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The bias against gospel artistes at Nigerian awards

By Daniel Anazia   |   14 January 2017   |   3:45 am
Frank Edwards

Frank Edwards

Wikipedia succinctly defines an award as something given to a person, group of people, or an organization as recognition for excellence in certain field. It is often signified with trophies, commemorative plaques, medals, badges, and certificates.

It is not news that every end of the year, awards ceremonies are held to recognize and appreciate artistes for their hard work during the year. What is news is that of these awards, none has been able to recognize the efforts of gospel artistes in the country. It therefore, brings to fore the bias organizers of such awards hold against the gospel artistes in the country.

Gospel singer, Kenny Saint Best (or Kenny Saint Brown as she was formerly known), on December 8, 2016, at the Music Week Africa, questioned why gospel artistes in Nigeria, don’t get endorsements from corporate organisations, especially telecommunication companies and other big brands, the same way their counterparts in the secular music do.

Contrary to the opinion hold by organisers of these awards, amazing talents abound in the Nigerian gospel music industry, and people are genuinely interested in songs by these artistes. This is evident from events like ‘Experience’, which usually have live performances every year.

Artistes like Sammie Okposo, Frank Edwards, Chioma Jesus, Onos, Midnight Crew, Tim Godfrey, Gabriel Eziashi, alongside American artistes like Travis Greene, CeCe Winans and Donnie McClurkin performed to the admiration of many that attended last year’s Experience, tagged Experience 11, which held at the Tafawa Balewa Square, and filled to its maximum capacity.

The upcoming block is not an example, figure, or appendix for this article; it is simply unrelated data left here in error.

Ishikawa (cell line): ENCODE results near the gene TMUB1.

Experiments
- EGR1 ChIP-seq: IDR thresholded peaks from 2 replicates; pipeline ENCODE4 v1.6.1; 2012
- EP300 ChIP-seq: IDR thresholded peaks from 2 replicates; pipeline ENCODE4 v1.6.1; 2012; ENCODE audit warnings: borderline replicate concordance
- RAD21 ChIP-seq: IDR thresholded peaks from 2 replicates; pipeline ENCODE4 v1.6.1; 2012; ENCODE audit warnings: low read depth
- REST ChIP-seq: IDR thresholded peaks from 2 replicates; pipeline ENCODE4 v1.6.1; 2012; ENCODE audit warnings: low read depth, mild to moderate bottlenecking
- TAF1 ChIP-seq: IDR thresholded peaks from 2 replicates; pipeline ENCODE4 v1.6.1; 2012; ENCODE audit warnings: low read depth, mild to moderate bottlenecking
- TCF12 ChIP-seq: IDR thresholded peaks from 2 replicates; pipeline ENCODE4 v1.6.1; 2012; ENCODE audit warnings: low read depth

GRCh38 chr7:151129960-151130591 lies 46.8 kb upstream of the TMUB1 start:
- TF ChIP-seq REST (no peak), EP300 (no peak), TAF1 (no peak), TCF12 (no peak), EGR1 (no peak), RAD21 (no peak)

2016 saw acts like Nathaniel Bassey, Mike Abdul, Snatcha, Frank Edwards and Nosa listed as the top Nigeria gospel artistes of the year. The begging question is, do they need to be recognized and appreciated for their effort? Yes, they deserve recognition the same way their counterparts in secular music are recognized and appreciated.

The Headies and Soundcity MVP awards respectively, are undeniably are two biggest and most recognized music awards in the Nigeria, but none have a category that recognises gospel artiste, while internationally, gospel singers/rappers are acknowledged.

For instance, the BET Awards have the Dr Bobby Jones Gospel/Inspirational award category, while the Grammy awards also has Best Gospel Performance/Song category. The Billboard awards have categories like Top Gospel Album, Top Gospel Song and Top Gospel Artiste.

Since its maiden edition in 2006, organisers of the Headies, have without doubt put smiles on the faces of privileged few acts I the country. Now in its 10th edition, all through the years, recipients of the awards have felt loved and appreciated as it became clear to them that their commitment and dedication towards the craft is valued and applauded.

From all indication, organisers and promoters of these awards, have continued to show their bias against gospel artistes, while they continue to promote certain set of artistes and genre of music during every award ceremony. It appears that in their opinion, if your music is not popular on the streets and filled vulgar language, it doesn’t deserve a nod.




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